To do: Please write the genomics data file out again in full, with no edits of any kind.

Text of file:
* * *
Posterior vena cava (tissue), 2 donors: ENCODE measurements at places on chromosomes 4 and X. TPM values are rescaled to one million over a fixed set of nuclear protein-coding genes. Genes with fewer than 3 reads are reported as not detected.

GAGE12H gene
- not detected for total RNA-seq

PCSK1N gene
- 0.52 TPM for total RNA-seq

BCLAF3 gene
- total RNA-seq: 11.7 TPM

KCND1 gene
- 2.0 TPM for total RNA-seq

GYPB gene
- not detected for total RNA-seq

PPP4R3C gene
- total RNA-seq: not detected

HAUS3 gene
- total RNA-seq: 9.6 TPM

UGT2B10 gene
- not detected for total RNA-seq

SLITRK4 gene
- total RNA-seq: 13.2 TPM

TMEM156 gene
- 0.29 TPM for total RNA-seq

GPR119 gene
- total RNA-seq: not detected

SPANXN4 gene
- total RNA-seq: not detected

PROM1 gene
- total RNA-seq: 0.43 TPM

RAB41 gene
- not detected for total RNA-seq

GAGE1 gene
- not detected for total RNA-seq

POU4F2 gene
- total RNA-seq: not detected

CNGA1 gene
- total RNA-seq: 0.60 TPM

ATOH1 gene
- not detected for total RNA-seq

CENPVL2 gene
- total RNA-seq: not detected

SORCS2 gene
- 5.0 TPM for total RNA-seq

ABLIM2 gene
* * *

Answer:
Posterior vena cava (tissue), 2 donors: ENCODE measurements at places on chromosomes 4 and X. TPM values are rescaled to one million over a fixed set of nuclear protein-coding genes. Genes with fewer than 3 reads are reported as not detected.

GAGE12H gene
- not detected for total RNA-seq

PCSK1N gene
- 0.52 TPM for total RNA-seq

BCLAF3 gene
- total RNA-seq: 11.7 TPM

KCND1 gene
- 2.0 TPM for total RNA-seq

GYPB gene
- not detected for total RNA-seq

PPP4R3C gene
- total RNA-seq: not detected

HAUS3 gene
- total RNA-seq: 9.6 TPM

UGT2B10 gene
- not detected for total RNA-seq

SLITRK4 gene
- total RNA-seq: 13.2 TPM

TMEM156 gene
- 0.29 TPM for total RNA-seq

GPR119 gene
- total RNA-seq: not detected

SPANXN4 gene
- total RNA-seq: not detected

PROM1 gene
- total RNA-seq: 0.43 TPM

RAB41 gene
- not detected for total RNA-seq

GAGE1 gene
- not detected for total RNA-seq

POU4F2 gene
- total RNA-seq: not detected

CNGA1 gene
- total RNA-seq: 0.60 TPM

ATOH1 gene
- not detected for total RNA-seq

CENPVL2 gene
- total RNA-seq: not detected

SORCS2 gene
- 5.0 TPM for total RNA-seq

ABLIM2 gene